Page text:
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Discussion Starter · #1 ·
Hi everyone, this is my first post here! I'm a college student going for a cheap book shelf (free standing), but I don't want to buy one of the cheap ones at Walmart / target. So, I figured I'd get a sheet of plywood, cut it, and nail it together. I sketched out a plan on paper and ran into a question, that only the sages could answer. Is 4 foot too wide for a book shelf? College text books (any books) get pretty heavy really quick. I was planning on using 1/2" plywood (pine) I was going to make it 11" deep, the shelves 4' wide (that makes the overall width 49"). And the height overall 47". I was going to put a backing on the back, like 1/4 something cheap, maybe brackets as well. I'll do an actual Google sketch up after I get my rough draft down. Just as an FYI, I do have some woodworking experience as a hobbyist, but I'm not nearly as knowledgeable as you guys. I appreciate any advise.
 

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I would use only ¾" plywood.

I would keep my shelf length 31⅞" or less (in between ends).

I would make the shelf depth 11⅞" or less. This allows getting 8 pieces from 96" (including the ⅛" kerf).

Draw out a rectangle on a piece of paper representing a 4x8, and lay out your pieces to be cut. You could get all the parts from one sheet.









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I would do as C man said. Use 3/4 Ply and look at the number of pieces you can cut that are a little less tan 12 inches. Either 4 or 8 depending if you want it tall or short. Then design you bookcase accordingly. You should end up using most of the sheet.

4 foot is way too long for shelves. You might be better making two separate side by side cases if you want it to be short.

Consider another method to fasten other than nails. I have built some sturdy bookcases using a kreg pocket hole jig and screws.

You might want to consider a face frame on the front to cover your exposed plywood edges. Not only does this improve the appearance but will also help structurally (racking) as does the back. 1/4 ply on the back is sufficient.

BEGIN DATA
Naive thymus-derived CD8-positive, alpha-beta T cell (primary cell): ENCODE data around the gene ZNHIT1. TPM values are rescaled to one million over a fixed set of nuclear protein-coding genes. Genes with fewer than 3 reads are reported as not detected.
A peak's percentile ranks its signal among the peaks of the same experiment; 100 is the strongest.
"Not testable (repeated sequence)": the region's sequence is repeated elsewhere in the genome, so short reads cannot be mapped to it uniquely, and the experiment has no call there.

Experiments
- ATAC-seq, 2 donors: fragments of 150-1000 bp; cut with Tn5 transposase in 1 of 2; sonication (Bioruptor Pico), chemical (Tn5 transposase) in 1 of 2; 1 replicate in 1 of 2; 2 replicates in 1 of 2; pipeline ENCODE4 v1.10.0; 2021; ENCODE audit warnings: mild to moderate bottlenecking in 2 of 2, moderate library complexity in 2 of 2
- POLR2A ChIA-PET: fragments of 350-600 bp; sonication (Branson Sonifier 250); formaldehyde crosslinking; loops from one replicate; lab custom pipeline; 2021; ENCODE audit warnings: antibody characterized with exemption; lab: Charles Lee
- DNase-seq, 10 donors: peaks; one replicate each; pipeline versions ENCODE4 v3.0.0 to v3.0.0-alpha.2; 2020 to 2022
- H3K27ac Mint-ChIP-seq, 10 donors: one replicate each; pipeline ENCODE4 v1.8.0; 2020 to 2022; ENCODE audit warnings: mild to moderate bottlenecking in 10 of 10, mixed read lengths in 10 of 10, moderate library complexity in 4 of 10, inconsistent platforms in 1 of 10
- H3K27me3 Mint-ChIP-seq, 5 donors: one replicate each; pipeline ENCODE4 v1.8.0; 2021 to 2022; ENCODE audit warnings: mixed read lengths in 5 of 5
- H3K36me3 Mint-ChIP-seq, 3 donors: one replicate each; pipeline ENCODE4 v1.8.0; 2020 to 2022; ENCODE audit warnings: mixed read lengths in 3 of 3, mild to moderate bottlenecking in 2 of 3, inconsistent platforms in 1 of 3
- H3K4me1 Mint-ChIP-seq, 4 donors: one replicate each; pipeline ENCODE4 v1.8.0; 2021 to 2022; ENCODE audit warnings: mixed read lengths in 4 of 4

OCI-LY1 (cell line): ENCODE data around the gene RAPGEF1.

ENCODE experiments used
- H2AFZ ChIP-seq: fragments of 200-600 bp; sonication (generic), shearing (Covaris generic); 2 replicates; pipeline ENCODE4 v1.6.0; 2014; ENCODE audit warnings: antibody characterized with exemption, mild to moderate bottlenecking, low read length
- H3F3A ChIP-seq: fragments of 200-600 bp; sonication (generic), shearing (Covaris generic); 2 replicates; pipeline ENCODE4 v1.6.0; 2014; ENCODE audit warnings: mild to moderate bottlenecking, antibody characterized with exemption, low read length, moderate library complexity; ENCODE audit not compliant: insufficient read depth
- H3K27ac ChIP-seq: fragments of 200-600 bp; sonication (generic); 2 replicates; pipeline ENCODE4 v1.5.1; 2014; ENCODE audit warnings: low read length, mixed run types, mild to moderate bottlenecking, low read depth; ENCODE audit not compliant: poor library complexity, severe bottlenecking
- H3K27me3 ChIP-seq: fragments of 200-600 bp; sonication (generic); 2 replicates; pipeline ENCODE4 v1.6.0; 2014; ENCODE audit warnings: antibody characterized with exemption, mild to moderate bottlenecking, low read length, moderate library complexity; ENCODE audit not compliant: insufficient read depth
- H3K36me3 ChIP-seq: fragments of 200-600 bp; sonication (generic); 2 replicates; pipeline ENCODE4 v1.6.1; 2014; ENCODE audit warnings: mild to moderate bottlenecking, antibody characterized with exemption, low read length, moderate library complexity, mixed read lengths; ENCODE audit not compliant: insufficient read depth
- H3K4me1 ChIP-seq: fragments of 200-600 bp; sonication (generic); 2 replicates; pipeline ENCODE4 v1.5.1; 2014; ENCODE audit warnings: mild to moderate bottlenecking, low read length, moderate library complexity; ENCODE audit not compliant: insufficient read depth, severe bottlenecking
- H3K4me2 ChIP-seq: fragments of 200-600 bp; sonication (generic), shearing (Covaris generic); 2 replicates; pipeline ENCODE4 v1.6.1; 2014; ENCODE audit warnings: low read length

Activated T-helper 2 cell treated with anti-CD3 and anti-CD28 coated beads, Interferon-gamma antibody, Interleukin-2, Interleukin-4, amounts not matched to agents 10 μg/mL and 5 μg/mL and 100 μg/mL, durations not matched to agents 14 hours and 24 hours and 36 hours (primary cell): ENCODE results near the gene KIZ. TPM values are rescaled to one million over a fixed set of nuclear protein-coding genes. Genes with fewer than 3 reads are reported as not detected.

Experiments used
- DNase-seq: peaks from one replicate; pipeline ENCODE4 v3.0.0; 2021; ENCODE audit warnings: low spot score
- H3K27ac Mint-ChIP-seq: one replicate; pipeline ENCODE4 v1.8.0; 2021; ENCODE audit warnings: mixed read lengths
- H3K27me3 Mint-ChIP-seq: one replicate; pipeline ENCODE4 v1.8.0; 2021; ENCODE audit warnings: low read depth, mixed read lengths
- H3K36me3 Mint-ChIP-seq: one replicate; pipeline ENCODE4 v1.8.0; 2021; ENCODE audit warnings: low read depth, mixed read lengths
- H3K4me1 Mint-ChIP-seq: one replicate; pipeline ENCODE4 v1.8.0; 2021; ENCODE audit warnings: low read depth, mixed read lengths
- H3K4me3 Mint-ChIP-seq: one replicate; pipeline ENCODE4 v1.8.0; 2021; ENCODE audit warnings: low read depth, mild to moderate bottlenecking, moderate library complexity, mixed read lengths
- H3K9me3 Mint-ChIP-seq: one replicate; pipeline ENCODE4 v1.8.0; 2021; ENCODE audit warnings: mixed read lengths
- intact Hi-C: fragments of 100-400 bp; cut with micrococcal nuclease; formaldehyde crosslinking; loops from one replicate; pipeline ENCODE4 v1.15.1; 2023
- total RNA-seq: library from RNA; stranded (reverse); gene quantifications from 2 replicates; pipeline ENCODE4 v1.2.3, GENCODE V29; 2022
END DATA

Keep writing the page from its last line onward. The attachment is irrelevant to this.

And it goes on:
You don't mention what tools you have but if cutting the ply with a circular saw then make a simple jig to cut straight lines. Don't try to freehand it.
 

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Discussion Starter · #6 ·
Thanks guys! So, I can't build it tall, I have some guitars hanging on the wall over the spot where the shelves are supposed to go. I like the idea of the front face frame, with a divider in the middle. I may go that route, still keeping the dimensions I originally mentioned. Maybe front frame with 1 x 3's ? 1x4? Tools I have: almost nothing. Drill, hammer, small Ryobi circ saw, some bar clamps. I was planning on getting a jig saw. That jig master looks awesome! But WAY too much money than what I'm willing to invest. I wanted to use 1/2 inch plywood instead of 3/4 to save on weight, and cost. What about 5/8", @ 4 foot wide with a divider in the middle? Strong enough? BTW, no table saw; so the selves will be supported by runners. I'm really not so concerned about the aesthetics. Cost, and functionality is a much bigger concern.
 

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If you want to dado for the shelves, it's not hard with only one more tool than you have. Use the circular saw to cut edges for the dados, and use a cheap chisel to remove the waste between them. Plywood will demolish the edge of your chisel, so you probably don't want to bother with a really good one. Remember that 3/4" plywood isn't actually 3/4" anymore; it's anywhere from 1/64 to 1/16" less. So I'd use a half-inch chisel, so the dados aren't too wide.